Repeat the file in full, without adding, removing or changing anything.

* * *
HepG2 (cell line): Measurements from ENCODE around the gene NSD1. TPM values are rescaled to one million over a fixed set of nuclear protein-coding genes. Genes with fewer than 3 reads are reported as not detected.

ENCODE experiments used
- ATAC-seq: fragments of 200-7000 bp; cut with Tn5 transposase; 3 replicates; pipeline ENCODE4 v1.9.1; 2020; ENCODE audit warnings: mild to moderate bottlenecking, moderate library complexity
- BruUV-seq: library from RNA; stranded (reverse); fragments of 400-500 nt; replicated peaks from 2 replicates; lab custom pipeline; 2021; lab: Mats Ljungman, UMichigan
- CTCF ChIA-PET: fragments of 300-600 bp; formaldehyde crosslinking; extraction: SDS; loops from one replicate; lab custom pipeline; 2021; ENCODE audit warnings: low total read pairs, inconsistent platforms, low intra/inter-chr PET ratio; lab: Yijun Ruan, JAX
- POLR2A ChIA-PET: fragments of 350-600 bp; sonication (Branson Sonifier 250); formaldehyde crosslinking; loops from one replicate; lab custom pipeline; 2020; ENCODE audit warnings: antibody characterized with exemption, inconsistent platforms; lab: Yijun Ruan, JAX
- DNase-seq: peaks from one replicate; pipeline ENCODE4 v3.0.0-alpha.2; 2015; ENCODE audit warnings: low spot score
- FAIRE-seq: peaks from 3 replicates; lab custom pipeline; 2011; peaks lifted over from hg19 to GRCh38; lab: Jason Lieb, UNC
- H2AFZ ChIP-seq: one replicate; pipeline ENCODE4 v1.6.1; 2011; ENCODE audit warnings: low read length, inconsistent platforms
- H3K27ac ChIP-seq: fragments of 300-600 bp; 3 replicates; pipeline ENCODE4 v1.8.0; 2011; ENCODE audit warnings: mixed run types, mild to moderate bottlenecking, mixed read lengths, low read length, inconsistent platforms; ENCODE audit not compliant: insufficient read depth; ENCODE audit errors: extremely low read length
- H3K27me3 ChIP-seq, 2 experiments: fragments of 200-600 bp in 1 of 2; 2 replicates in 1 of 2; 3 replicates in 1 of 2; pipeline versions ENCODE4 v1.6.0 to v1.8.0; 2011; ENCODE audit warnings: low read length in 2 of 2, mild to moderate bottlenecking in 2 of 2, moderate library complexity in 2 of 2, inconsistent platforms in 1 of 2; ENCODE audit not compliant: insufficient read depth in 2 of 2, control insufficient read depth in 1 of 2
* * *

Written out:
HepG2 (cell line): Measurements from ENCODE around the gene NSD1. TPM values are rescaled to one million over a fixed set of nuclear protein-coding genes. Genes with fewer than 3 reads are reported as not detected.

ENCODE experiments used
- ATAC-seq: fragments of 200-7000 bp; cut with Tn5 transposase; 3 replicates; pipeline ENCODE4 v1.9.1; 2020; ENCODE audit warnings: mild to moderate bottlenecking, moderate library complexity
- BruUV-seq: library from RNA; stranded (reverse); fragments of 400-500 nt; replicated peaks from 2 replicates; lab custom pipeline; 2021; lab: Mats Ljungman, UMichigan
- CTCF ChIA-PET: fragments of 300-600 bp; formaldehyde crosslinking; extraction: SDS; loops from one replicate; lab custom pipeline; 2021; ENCODE audit warnings: low total read pairs, inconsistent platforms, low intra/inter-chr PET ratio; lab: Yijun Ruan, JAX
- POLR2A ChIA-PET: fragments of 350-600 bp; sonication (Branson Sonifier 250); formaldehyde crosslinking; loops from one replicate; lab custom pipeline; 2020; ENCODE audit warnings: antibody characterized with exemption, inconsistent platforms; lab: Yijun Ruan, JAX
- DNase-seq: peaks from one replicate; pipeline ENCODE4 v3.0.0-alpha.2; 2015; ENCODE audit warnings: low spot score
- FAIRE-seq: peaks from 3 replicates; lab custom pipeline; 2011; peaks lifted over from hg19 to GRCh38; lab: Jason Lieb, UNC
- H2AFZ ChIP-seq: one replicate; pipeline ENCODE4 v1.6.1; 2011; ENCODE audit warnings: low read length, inconsistent platforms
- H3K27ac ChIP-seq: fragments of 300-600 bp; 3 replicates; pipeline ENCODE4 v1.8.0; 2011; ENCODE audit warnings: mixed run types, mild to moderate bottlenecking, mixed read lengths, low read length, inconsistent platforms; ENCODE audit not compliant: insufficient read depth; ENCODE audit errors: extremely low read length
- H3K27me3 ChIP-seq, 2 experiments: fragments of 200-600 bp in 1 of 2; 2 replicates in 1 of 2; 3 replicates in 1 of 2; pipeline versions ENCODE4 v1.6.0 to v1.8.0; 2011; ENCODE audit warnings: low read length in 2 of 2, mild to moderate bottlenecking in 2 of 2, moderate library complexity in 2 of 2, inconsistent platforms in 1 of 2; ENCODE audit not compliant: insufficient read depth in 2 of 2, control insufficient read depth in 1 of 2